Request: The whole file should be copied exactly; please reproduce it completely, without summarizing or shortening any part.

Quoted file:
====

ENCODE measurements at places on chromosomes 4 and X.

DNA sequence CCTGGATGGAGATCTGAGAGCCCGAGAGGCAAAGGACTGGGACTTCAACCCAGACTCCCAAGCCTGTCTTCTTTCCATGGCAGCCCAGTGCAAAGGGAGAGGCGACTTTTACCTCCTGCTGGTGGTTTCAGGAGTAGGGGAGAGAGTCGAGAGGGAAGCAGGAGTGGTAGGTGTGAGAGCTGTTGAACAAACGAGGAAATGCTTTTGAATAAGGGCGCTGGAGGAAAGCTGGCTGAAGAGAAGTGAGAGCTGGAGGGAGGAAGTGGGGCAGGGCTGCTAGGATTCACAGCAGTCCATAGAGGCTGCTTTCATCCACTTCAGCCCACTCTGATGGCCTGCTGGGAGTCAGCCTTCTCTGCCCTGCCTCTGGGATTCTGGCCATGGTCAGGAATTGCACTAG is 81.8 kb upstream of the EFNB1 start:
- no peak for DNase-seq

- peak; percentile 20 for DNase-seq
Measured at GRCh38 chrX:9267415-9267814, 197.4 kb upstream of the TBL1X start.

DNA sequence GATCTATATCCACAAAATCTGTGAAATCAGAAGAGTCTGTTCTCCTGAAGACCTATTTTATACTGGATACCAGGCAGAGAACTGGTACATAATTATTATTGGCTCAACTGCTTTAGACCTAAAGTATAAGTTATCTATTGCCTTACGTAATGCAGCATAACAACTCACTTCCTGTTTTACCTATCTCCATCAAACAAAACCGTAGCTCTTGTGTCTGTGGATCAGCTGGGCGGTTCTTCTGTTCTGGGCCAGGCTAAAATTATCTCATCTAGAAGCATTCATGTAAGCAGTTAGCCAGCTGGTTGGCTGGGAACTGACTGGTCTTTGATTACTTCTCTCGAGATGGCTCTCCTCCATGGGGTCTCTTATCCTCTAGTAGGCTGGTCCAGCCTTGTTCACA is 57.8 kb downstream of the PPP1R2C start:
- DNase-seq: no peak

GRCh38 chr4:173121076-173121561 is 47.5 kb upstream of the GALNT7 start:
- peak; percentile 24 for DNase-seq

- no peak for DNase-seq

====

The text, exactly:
ENCODE measurements at places on chromosomes 4 and X.

DNA sequence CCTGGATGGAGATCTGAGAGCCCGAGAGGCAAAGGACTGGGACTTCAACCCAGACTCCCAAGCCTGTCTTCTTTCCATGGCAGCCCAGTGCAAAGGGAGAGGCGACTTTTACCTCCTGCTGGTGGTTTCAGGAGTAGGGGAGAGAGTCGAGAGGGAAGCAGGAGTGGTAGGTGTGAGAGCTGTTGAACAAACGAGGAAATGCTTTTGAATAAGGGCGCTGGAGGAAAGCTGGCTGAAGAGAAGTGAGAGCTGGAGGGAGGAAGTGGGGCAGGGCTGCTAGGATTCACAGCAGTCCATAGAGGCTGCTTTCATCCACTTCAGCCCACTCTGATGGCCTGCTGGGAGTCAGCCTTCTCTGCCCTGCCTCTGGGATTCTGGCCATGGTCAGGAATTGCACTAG is 81.8 kb upstream of the EFNB1 start:
- no peak for DNase-seq

- peak; percentile 20 for DNase-seq
Measured at GRCh38 chrX:9267415-9267814, 197.4 kb upstream of the TBL1X start.

DNA sequence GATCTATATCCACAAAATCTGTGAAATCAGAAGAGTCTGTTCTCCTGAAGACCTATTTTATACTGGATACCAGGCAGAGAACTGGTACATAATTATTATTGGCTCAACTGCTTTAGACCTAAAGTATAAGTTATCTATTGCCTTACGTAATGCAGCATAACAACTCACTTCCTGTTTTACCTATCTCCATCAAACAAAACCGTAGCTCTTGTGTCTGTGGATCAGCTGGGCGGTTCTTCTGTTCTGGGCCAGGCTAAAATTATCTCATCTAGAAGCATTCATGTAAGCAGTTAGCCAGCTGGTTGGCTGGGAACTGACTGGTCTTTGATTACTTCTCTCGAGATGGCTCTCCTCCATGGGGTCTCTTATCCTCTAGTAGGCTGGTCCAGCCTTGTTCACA is 57.8 kb downstream of the PPP1R2C start:
- DNase-seq: no peak

GRCh38 chr4:173121076-173121561 is 47.5 kb upstream of the GALNT7 start:
- peak; percentile 24 for DNase-seq

- no peak for DNase-seq